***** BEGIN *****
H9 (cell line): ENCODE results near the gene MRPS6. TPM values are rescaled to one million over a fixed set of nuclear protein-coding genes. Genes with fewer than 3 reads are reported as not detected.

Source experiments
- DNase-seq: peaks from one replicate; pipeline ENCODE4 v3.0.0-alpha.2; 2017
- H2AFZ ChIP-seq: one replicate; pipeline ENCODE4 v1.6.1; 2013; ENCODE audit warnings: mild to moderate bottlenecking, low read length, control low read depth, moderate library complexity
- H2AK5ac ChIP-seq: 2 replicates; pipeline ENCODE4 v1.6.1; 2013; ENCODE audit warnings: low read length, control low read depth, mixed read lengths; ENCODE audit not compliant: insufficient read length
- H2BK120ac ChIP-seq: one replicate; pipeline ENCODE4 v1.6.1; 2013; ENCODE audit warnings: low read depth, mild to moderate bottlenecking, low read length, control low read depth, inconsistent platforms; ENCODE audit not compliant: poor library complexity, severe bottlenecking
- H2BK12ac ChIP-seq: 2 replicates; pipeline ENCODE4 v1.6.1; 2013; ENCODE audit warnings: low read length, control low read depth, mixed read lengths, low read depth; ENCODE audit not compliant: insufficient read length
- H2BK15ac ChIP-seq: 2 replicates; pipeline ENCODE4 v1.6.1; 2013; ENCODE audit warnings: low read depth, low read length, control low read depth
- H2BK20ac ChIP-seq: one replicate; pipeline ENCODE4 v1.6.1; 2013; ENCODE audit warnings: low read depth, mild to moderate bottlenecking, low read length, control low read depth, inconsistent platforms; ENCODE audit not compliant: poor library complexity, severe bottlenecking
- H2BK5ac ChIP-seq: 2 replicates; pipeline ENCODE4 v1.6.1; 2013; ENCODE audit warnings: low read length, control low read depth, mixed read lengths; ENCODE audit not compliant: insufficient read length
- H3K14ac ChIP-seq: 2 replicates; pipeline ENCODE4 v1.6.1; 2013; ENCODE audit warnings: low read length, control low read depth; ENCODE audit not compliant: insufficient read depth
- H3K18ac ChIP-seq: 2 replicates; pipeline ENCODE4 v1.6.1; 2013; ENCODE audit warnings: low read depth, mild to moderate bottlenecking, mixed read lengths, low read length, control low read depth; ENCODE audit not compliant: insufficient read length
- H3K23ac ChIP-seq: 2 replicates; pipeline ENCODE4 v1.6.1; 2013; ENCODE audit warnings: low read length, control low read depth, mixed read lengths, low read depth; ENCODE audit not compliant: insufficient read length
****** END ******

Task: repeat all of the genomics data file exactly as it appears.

H9 (cell line): ENCODE results near the gene MRPS6. TPM values are rescaled to one million over a fixed set of nuclear protein-coding genes. Genes with fewer than 3 reads are reported as not detected.

Source experiments
- DNase-seq: peaks from one replicate; pipeline ENCODE4 v3.0.0-alpha.2; 2017
- H2AFZ ChIP-seq: one replicate; pipeline ENCODE4 v1.6.1; 2013; ENCODE audit warnings: mild to moderate bottlenecking, low read length, control low read depth, moderate library complexity
- H2AK5ac ChIP-seq: 2 replicates; pipeline ENCODE4 v1.6.1; 2013; ENCODE audit warnings: low read length, control low read depth, mixed read lengths; ENCODE audit not compliant: insufficient read length
- H2BK120ac ChIP-seq: one replicate; pipeline ENCODE4 v1.6.1; 2013; ENCODE audit warnings: low read depth, mild to moderate bottlenecking, low read length, control low read depth, inconsistent platforms; ENCODE audit not compliant: poor library complexity, severe bottlenecking
- H2BK12ac ChIP-seq: 2 replicates; pipeline ENCODE4 v1.6.1; 2013; ENCODE audit warnings: low read length, control low read depth, mixed read lengths, low read depth; ENCODE audit not compliant: insufficient read length
- H2BK15ac ChIP-seq: 2 replicates; pipeline ENCODE4 v1.6.1; 2013; ENCODE audit warnings: low read depth, low read length, control low read depth
- H2BK20ac ChIP-seq: one replicate; pipeline ENCODE4 v1.6.1; 2013; ENCODE audit warnings: low read depth, mild to moderate bottlenecking, low read length, control low read depth, inconsistent platforms; ENCODE audit not compliant: poor library complexity, severe bottlenecking
- H2BK5ac ChIP-seq: 2 replicates; pipeline ENCODE4 v1.6.1; 2013; ENCODE audit warnings: low read length, control low read depth, mixed read lengths; ENCODE audit not compliant: insufficient read length
- H3K14ac ChIP-seq: 2 replicates; pipeline ENCODE4 v1.6.1; 2013; ENCODE audit warnings: low read length, control low read depth; ENCODE audit not compliant: insufficient read depth
- H3K18ac ChIP-seq: 2 replicates; pipeline ENCODE4 v1.6.1; 2013; ENCODE audit warnings: low read depth, mild to moderate bottlenecking, mixed read lengths, low read length, control low read depth; ENCODE audit not compliant: insufficient read length
- H3K23ac ChIP-seq: 2 replicates; pipeline ENCODE4 v1.6.1; 2013; ENCODE audit warnings: low read length, control low read depth, mixed read lengths, low read depth; ENCODE audit not compliant: insufficient read length